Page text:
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Silverman v. Berryhill

United States District Court, C.D. California

March 22, 2017

DONNA F. SILVERMAN, Plaintiff,
v.
NANCY A. BERRYHILL, Acting Commissioner of Social Security, [1]Defendant.

          MEMORANDUM OPINION

          HONORABLE JACQUELINE CHOOLJIAN UNITED STATES MAGISTRATE JUDGE.

         I. SUMMARY

         On August 19, 2016, Donna F. Silverman (“plaintiff”) filed a Complaint seeking review of the Commissioner of Social Security's denial of plaintiff's application for benefits. The parties have consented to proceed before the undersigned United States Magistrate Judge.

         This matter is before the Court on the parties' cross motions for summary judgment, respectively (“Plaintiff's Motion”) and (“Defendant's Motion”). The Court has taken both motions under submission without oral argument. See Fed.R.Civ.P. 78; L.R. 7-15; August 25, 2016 Case Management Order ¶ 5.

         Based on the record as a whole and the applicable law, the decision of the Commissioner is AFFIRMED. The findings of the Administrative Law Judge (“ALJ”) are supported by substantial evidence and are free from material error.

         II. BACKGROUND AND SUMMARY OF ADMINISTRATIVE DECISION

         On August 3, 2012, plaintiff filed an application for Disability Insurance Benefits alleging disability beginning on June 1, 2009, due to reflex sympathetic dystrophy, lumbar spine problems, back pain, depression caused by constant pain, limits on concentration, and right foot pain/weak leg. (Administrative Record (“AR”) 15, 169, 184). The ALJ examined the medical record and heard testimony from plaintiff (who was represented by counsel) and a vocational expert on February 12, 2015. (AR 31-69).

         On February 27, 2015, the ALJ determined that plaintiff was not disabled through December 31, 2014 (i.e., the “date last insured”). (AR 15-24). Specifically, the ALJ found that through the date last insured: (1) plaintiff suffered from the following severe combination of impairments: a history of left humerus fracture, lumbar radiculopathy, a history of right ankle fracture (status post surgery), and reflex sympathetic dystrophy (“RSD”) of the right foot (AR 18); (2) plaintiff did not have an impairment or combination of impairments that met or medically equaled a listed impairment (AR 19-20); (3) plaintiff essentially retained the residual functional capacity to perform a range of sedentary work (20 C.F.R. § 404.1567(a)) with additional limitations[2] (AR 20); (4) plaintiff was capable of performing past relevant work as a Chief Computer Programmer (AR 23-24); and (5) plaintiff's statements regarding the intensity, persistence, and limiting effects of subjective symptoms were not entirely credible (AR 23).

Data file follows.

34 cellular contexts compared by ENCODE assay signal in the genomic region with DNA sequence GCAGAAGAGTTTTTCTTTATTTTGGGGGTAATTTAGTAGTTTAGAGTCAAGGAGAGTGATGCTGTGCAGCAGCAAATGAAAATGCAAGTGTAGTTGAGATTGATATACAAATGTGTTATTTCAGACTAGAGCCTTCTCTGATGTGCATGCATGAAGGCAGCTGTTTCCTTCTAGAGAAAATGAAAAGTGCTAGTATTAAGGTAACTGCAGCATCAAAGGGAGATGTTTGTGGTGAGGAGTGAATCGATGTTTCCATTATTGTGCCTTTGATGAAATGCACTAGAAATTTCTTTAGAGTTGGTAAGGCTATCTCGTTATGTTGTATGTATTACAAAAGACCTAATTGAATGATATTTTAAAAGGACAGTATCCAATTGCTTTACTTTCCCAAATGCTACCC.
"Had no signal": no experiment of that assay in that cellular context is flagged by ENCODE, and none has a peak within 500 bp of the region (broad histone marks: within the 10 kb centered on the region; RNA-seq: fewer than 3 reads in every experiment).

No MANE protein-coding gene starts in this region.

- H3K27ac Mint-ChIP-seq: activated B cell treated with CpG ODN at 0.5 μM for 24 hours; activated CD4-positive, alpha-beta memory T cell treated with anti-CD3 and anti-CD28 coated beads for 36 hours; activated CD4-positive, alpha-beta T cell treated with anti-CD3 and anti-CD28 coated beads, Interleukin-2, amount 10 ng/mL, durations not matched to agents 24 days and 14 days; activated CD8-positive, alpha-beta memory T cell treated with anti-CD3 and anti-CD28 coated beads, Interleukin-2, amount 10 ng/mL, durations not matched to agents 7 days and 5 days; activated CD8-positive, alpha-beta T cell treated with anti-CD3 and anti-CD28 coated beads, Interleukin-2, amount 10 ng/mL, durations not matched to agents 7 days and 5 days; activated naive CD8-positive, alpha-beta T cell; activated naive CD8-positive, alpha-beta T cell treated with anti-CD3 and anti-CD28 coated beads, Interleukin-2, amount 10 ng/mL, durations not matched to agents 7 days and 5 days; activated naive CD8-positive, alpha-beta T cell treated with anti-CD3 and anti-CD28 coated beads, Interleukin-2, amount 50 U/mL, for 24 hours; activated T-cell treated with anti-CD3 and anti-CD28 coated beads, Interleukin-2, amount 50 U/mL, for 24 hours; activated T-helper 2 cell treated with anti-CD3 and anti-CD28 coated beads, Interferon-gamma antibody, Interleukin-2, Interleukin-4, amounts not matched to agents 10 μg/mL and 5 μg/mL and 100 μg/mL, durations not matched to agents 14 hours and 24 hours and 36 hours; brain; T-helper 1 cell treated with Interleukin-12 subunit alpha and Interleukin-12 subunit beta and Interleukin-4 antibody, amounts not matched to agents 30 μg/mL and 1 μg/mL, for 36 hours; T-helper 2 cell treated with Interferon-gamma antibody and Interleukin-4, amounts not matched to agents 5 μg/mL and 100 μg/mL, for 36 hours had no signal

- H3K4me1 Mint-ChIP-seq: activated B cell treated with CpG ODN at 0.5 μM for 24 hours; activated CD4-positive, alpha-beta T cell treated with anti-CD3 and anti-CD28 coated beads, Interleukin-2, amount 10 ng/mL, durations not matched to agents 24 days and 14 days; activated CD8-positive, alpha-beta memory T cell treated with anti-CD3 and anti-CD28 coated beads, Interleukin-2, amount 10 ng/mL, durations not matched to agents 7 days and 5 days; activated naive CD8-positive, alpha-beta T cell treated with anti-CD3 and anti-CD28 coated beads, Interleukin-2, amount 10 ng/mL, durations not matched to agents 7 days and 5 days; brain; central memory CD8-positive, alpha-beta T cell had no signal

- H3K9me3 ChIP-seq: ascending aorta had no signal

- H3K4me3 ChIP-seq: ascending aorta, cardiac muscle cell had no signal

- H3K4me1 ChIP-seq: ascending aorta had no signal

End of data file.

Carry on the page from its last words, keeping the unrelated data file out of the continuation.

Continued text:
On June 23, 2016, the Appeals Council denied plaintiff's application for review. (AR 1).

         III. APPLICABLE LEGAL STANDARDS

         A. Sequential Evaluation Process

         To qualify for disability benefits, a claimant must show that the claimant is unable “to engage in any substantial gainful activity by reason of any medically determinable physical or mental impairment which can be expected to result in death or which has lasted or can be expected to last for a continuous period of not less than 12 months.” Molina v. Astrue, 674 F.3d 1104, 1110 (9th Cir. 2012) (quoting 42 U.S.C. § 423(d)(1)(A)) (internal quotation marks omitted). The impairment must render the claimant incapable of performing the work the claimant previously performed and incapable of performing any other substantial gainful employment that exists in the national economy. Tackett v. Apfel, 180 F.3d 1094, 1098 (9th Cir. 1999) (citing 42 U.S.C. § 423(d)(2)(A)).

         In assessing whether a claimant is disabled, an ALJ is required to use the following five-step sequential evaluation process:

(1) Is the claimant presently engaged in substantial gainful activity? If so, the claimant is not disabled. If not, proceed to step two.
(2) Is the claimant's alleged impairment sufficiently severe to limit the claimant's ability to work? If not, the claimant is not disabled. If so, proceed to step three.
(3) Does the claimant's impairment, or combination of impairments, meet or equal an impairment listed in 20 C.F.R. Part 404, Subpart P, Appendix 1? If so, the claimant is disabled. If not, proceed to step four.
(4) Does the claimant possess the residual functional capacity to perform claimant's past relevant work? If so, the claimant is not disabled. If not, proceed to step five.
(5) Does the claimant's residual functional capacity, when considered with the claimant's age, education, and work experience, allow the claimant to adjust to other work that exists in significant numbers in the national economy? If so, the claimant is not disabled. If not, the claimant is disabled.

Stout v. Commissioner, Social Security Administration, 454 F.3d 1050, 1052 (9th Cir. 2006) (citations omitted); see also 20 C.F.R. ยง 404.1520(a)(4) (explaining five-step ...


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